Monday, October 23, 2006

A Semi-Surreal Walk Through the Nisqually Wildlife Refuge...

While these photos would be excluded from my current "Group F/1" philosophy, they certainly started out well within that realm. I just discovered an interesting setting that really exaggerates the noise reduction algorithm for this set of pictures in NeatImage. So, in spite of going beyond the Group F/1 (yet to be finalized) manifesto, they're still interesting pictures with the applied effects.

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Saturday, October 21, 2006

My first Dragonfly!

Since dragonfly macros are somewhat cliche, and I'm trying to have some cliche work to practice on, I've wanted to take a picture of a dragonfly. So, here's my attempt to see the world up close next to a dragonfly. Unfortunately, I didn't have my PK-13 attached, but it's still a somewhat interesting shot nevertheless:

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Friday, October 20, 2006

Catch me now, I'm falling!

(and, uh, no -- I didn't Photoshop that leaf into the picture)

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Saturday, October 14, 2006

Wedding Photographer in Training

Well, that went really well today. I learned a lot, and got to spend some great time with Dave. It was a tough location to shoot a wedding -- practically no natural light in the sanctuary; lights that threw an interesting color cast on every picture in there. I won't even mention the worst thing that happened to me (too embarrassed to mention it, and simultaneously shell-shocked by the fact that no one got seriously hurt).

I got to borrow Dave's 70-200 f/2.8 VR. Big mistake. My faith tells me it's wrong to covet my neighbor's possessions, so I won't spend hours here discussing my lens envy. All I can say is -- wow. That's by far the most incredible piece of camera gear I've ever used in my lifetime. The image below is nowhere near perfect, but (so far) it's my favorite image yet. The fact that I shot it at 1/20th of a second, hand-held, at 200mm and got that amount of sharpness just blows me completely away:

Wow. Just. Wow.

But, then again. Maybe it's the F/2.8 that I'm attracted to. Certainly the VR helps, but here's a shot with my 100 F/2.8 Series E lens that didn't exactly cost what the 70-200 would:

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Friday, October 13, 2006

More from F/1.8

Just happened to snap a few pix this morning as I was leaving for work. I know I keep flooding this place with photographic studies of leaves. But I'm just so drawn to the lighting, color, shape, texture, focus and blur all interacting...

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Friday, October 06, 2006

Life at the Other End of the Aperture Ring.

For the past few months, I've been conversing via e-mail with a fellow I've never met in person (but will soon) who's changed the way I look at the world through my camera. I've been open to rediscovering my style as a photographer, and wanting to really narrow down upon something that would suit me and yet allow me to discover a whole different world that only the mind of a photographer can see. Provided, of course, that I actually would able to un-mothball my ability to see images again...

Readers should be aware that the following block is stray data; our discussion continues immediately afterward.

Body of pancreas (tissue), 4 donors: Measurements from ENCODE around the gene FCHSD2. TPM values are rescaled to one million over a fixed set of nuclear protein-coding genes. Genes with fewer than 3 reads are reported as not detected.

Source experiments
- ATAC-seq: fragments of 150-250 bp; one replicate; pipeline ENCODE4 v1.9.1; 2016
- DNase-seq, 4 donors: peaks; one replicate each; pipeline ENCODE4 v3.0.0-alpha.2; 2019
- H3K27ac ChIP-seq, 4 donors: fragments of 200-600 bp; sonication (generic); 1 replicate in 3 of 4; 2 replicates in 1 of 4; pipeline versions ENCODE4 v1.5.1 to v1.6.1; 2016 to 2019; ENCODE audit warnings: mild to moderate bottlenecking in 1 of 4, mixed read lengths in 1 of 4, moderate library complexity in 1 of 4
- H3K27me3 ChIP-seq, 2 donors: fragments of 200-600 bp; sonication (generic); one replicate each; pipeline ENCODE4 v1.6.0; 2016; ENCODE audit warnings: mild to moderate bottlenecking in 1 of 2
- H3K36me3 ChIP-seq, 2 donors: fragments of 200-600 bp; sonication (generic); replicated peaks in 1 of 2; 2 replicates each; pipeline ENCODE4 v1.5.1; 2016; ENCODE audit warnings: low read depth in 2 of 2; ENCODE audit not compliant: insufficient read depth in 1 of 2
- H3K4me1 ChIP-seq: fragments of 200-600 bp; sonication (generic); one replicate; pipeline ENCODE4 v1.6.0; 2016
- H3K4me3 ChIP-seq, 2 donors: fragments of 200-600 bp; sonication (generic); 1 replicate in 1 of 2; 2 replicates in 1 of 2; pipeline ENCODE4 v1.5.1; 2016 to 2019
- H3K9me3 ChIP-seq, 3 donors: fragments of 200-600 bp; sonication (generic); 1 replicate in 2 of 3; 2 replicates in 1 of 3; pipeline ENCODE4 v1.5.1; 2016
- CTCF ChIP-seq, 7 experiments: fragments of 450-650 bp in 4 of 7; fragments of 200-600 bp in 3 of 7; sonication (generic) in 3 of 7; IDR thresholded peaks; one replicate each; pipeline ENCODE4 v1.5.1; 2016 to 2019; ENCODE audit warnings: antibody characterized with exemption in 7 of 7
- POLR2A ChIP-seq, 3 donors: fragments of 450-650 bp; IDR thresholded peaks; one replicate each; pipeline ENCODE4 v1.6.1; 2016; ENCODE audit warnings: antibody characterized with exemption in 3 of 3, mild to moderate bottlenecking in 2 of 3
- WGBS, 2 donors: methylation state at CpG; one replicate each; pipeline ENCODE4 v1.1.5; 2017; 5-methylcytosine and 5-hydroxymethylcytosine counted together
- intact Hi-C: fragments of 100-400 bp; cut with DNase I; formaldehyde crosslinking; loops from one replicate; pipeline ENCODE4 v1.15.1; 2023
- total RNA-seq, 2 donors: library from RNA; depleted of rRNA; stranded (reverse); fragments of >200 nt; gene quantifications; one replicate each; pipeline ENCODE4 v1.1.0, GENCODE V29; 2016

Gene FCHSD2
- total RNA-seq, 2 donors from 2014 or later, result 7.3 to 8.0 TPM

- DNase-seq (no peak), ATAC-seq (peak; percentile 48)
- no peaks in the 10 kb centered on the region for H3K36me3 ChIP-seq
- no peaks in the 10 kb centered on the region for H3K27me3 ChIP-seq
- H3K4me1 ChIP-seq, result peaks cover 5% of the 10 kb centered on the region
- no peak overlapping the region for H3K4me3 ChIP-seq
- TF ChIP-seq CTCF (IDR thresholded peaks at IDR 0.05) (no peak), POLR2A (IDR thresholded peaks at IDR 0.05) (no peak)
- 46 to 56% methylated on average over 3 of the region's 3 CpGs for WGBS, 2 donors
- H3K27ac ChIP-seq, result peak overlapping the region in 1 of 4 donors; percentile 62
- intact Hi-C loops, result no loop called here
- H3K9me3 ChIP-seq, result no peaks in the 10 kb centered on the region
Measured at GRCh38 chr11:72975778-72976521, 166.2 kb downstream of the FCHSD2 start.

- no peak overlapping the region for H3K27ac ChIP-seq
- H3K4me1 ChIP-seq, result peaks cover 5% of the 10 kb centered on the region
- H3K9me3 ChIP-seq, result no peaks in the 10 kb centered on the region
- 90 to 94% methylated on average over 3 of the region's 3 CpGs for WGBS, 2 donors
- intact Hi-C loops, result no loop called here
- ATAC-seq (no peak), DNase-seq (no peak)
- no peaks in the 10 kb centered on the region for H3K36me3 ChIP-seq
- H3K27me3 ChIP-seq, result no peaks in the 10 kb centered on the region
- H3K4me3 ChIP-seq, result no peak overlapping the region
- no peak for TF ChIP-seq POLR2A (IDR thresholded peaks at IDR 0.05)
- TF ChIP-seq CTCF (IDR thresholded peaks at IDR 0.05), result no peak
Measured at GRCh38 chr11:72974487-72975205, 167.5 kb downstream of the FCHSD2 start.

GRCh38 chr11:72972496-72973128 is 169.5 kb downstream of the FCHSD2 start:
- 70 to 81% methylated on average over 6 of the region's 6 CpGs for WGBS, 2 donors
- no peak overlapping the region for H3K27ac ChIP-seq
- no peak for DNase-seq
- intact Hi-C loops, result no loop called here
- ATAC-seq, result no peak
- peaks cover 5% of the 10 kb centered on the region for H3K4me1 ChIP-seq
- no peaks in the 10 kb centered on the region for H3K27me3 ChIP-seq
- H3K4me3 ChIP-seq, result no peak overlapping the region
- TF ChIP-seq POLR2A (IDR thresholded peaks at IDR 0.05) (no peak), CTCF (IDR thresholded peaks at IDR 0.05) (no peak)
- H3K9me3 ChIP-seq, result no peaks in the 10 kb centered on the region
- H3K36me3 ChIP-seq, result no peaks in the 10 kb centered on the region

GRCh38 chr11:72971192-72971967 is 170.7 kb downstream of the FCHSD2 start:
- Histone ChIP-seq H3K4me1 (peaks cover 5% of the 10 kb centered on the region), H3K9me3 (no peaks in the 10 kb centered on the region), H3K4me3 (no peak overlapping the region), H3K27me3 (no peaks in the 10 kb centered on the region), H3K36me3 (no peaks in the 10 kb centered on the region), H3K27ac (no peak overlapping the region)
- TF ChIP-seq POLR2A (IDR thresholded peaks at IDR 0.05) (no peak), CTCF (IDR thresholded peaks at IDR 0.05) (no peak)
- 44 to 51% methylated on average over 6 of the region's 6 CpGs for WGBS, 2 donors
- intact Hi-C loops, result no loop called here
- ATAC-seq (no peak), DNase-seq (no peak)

In the years of photography training I had (I actually have more formal education in photography than I do in my current occupation as a web programmer), my philosophy was to continue to capture images in the sharpness and clarity that Ansel Adams and the folks of Group F/64 so thrived upon capturing themselves. That group photographed the West in the tightest of detail, rendering pin-point sharpness in their landscape photography.

While I never had the courage to delve into debt enough to explore the view camera world -- I did pursue getting as close as possible by using medium-format cameras. I discoverd my fascination for using the 6x6 square format, even though it was harder to find frames for my pictures. I started with a $45 Ricohflex 120 TLR that I picked up at a camera show, and inherited my grandfather's Zeiss TLR, which had a MUCH crisper lens. Unfortunately I'm still hunting for a good medium-format negative scanner so I can scan some of the negatives I shot back in those days. I made a few prints, but it's hard to scan an 11x14 print, too. So, you'll just have to trust me when I say that I really enjoyed capturing Mt. Rainier and the Cascades in 6x6 120 format. I shot a lot of 35mm, too -- which, of course, isn't nearly as sharp as medium-format and large-format film.

When it came time for me to prepare to graduate from community college, I had to decide what I wanted to really do when I grew up. One of the options I was seriously considering was to continue down the path of photography. In high school, I won an award for my photography achievements, and really enjoyed life in the darkroom and behind the camera. When I hit college, the digital world was just starting to open up, and scanning photographs to manipulate them in the early version of Photoshop was something else.

I decided, however, that I was much more risk-averse and wanted to settle into a career that would be much more stable. So, I graduated from community college with the intention of pursuing an education degree and becoming an elementary school teacher. I'd always enjoyed working with kids, and it seemed like the right path for me to pursue. One thing led to another, of course, and I ended up ditching my ed major and surviving college with a degree in German (but with a minor in Teaching English as a Second Language).